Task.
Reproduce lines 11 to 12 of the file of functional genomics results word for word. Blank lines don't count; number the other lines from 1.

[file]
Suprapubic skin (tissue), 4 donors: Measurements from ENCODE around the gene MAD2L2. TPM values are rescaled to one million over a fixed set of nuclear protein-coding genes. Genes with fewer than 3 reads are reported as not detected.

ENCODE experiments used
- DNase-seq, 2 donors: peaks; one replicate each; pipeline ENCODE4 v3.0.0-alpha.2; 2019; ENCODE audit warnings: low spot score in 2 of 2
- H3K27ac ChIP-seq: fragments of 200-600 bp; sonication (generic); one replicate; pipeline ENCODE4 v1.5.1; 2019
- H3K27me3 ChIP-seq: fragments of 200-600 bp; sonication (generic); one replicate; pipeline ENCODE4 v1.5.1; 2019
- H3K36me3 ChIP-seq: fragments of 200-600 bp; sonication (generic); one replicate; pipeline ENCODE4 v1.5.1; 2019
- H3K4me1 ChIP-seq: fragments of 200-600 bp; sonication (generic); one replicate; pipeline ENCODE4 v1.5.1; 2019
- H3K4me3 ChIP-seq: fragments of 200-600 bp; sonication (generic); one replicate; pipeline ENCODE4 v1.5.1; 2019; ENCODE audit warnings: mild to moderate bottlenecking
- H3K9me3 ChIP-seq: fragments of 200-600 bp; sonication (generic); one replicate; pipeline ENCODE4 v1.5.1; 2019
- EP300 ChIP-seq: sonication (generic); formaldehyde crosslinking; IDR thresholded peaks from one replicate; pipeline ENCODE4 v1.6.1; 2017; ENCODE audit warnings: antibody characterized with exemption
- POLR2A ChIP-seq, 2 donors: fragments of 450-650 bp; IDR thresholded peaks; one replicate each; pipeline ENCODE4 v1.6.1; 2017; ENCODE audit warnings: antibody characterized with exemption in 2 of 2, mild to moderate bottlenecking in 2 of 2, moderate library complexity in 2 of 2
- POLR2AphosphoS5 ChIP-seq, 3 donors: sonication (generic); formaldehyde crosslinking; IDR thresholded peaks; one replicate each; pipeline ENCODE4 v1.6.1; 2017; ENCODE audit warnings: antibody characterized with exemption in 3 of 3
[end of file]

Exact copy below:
- POLR2A ChIP-seq, 2 donors: fragments of 450-650 bp; IDR thresholded peaks; one replicate each; pipeline ENCODE4 v1.6.1; 2017; ENCODE audit warnings: antibody characterized with exemption in 2 of 2, mild to moderate bottlenecking in 2 of 2, moderate library complexity in 2 of 2
- POLR2AphosphoS5 ChIP-seq, 3 donors: sonication (generic); formaldehyde crosslinking; IDR thresholded peaks; one replicate each; pipeline ENCODE4 v1.6.1; 2017; ENCODE audit warnings: antibody characterized with exemption in 3 of 3